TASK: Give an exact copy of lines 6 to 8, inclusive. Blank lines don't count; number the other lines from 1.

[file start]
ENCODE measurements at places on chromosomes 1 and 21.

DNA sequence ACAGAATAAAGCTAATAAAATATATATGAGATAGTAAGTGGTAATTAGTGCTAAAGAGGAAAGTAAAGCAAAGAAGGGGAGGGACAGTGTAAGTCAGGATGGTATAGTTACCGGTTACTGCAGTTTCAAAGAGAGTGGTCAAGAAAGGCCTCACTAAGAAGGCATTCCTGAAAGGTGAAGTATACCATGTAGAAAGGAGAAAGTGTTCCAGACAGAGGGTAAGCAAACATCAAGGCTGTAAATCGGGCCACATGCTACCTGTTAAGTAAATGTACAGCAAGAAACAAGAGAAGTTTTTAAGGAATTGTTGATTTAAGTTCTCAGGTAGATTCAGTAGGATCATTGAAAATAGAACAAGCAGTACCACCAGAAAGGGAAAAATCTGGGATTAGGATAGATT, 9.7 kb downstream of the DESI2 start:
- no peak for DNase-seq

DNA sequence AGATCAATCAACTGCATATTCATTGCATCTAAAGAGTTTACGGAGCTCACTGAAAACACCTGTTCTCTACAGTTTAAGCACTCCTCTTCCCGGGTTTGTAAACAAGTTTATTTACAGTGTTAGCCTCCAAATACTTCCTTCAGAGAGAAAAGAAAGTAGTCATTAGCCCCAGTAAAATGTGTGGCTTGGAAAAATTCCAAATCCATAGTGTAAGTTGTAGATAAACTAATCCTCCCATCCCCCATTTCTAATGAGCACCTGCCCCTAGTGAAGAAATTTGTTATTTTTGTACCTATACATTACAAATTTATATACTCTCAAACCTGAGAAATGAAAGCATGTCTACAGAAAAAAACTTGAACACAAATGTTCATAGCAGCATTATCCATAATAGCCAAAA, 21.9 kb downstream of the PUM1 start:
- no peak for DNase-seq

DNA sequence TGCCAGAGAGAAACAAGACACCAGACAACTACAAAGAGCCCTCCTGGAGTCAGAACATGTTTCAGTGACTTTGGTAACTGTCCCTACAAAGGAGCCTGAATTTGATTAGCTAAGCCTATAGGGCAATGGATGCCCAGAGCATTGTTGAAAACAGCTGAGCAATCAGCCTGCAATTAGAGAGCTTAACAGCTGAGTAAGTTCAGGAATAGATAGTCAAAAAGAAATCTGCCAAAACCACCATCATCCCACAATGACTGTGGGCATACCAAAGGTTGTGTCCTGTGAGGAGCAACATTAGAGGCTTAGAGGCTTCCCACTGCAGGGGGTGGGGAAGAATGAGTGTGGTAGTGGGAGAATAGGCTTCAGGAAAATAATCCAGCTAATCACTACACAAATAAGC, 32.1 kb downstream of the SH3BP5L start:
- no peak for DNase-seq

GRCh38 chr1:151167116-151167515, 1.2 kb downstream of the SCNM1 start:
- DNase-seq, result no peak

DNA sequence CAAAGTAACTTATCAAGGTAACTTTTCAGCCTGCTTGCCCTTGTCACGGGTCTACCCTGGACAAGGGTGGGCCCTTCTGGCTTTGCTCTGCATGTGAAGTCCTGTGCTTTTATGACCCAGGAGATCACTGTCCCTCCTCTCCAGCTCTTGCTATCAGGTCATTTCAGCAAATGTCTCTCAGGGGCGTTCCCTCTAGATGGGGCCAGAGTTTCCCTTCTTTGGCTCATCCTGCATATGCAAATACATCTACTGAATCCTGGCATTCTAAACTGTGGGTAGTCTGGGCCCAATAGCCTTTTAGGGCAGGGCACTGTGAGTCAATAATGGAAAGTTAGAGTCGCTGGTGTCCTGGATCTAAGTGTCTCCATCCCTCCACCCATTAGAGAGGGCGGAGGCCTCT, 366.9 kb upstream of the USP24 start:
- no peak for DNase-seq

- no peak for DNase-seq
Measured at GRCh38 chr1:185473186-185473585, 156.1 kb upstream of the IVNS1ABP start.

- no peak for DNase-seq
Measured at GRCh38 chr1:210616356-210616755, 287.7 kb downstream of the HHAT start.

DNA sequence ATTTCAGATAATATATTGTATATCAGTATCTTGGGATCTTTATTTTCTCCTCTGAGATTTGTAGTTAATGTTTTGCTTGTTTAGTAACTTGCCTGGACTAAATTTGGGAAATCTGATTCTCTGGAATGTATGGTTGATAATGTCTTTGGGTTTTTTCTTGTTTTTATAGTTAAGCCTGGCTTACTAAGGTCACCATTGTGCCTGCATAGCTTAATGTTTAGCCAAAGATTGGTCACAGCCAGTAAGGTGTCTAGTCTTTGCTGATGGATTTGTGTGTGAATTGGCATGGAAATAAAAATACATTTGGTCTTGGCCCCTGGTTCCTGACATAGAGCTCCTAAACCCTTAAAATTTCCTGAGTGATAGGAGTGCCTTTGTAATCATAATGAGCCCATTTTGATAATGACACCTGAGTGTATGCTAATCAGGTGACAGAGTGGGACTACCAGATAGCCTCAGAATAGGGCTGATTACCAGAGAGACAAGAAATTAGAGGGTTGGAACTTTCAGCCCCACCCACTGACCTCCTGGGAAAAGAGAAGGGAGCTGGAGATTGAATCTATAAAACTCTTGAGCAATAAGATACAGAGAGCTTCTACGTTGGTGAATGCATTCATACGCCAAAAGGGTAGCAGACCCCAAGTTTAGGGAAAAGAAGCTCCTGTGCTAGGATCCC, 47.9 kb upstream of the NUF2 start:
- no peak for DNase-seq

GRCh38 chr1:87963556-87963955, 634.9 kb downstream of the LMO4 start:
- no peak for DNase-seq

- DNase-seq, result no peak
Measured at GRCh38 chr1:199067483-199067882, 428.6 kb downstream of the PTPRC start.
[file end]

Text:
DNA sequence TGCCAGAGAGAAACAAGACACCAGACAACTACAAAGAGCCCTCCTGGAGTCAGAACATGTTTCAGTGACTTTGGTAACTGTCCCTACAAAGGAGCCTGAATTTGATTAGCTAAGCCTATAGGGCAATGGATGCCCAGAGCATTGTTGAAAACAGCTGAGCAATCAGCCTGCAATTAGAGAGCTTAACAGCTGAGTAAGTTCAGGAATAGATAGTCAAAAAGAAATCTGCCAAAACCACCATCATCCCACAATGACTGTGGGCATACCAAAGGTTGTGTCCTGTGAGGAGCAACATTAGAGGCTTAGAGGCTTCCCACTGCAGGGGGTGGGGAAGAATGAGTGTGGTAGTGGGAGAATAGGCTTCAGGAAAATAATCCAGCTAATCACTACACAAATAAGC, 32.1 kb downstream of the SH3BP5L start:
- no peak for DNase-seq

GRCh38 chr1:151167116-151167515, 1.2 kb downstream of the SCNM1 start: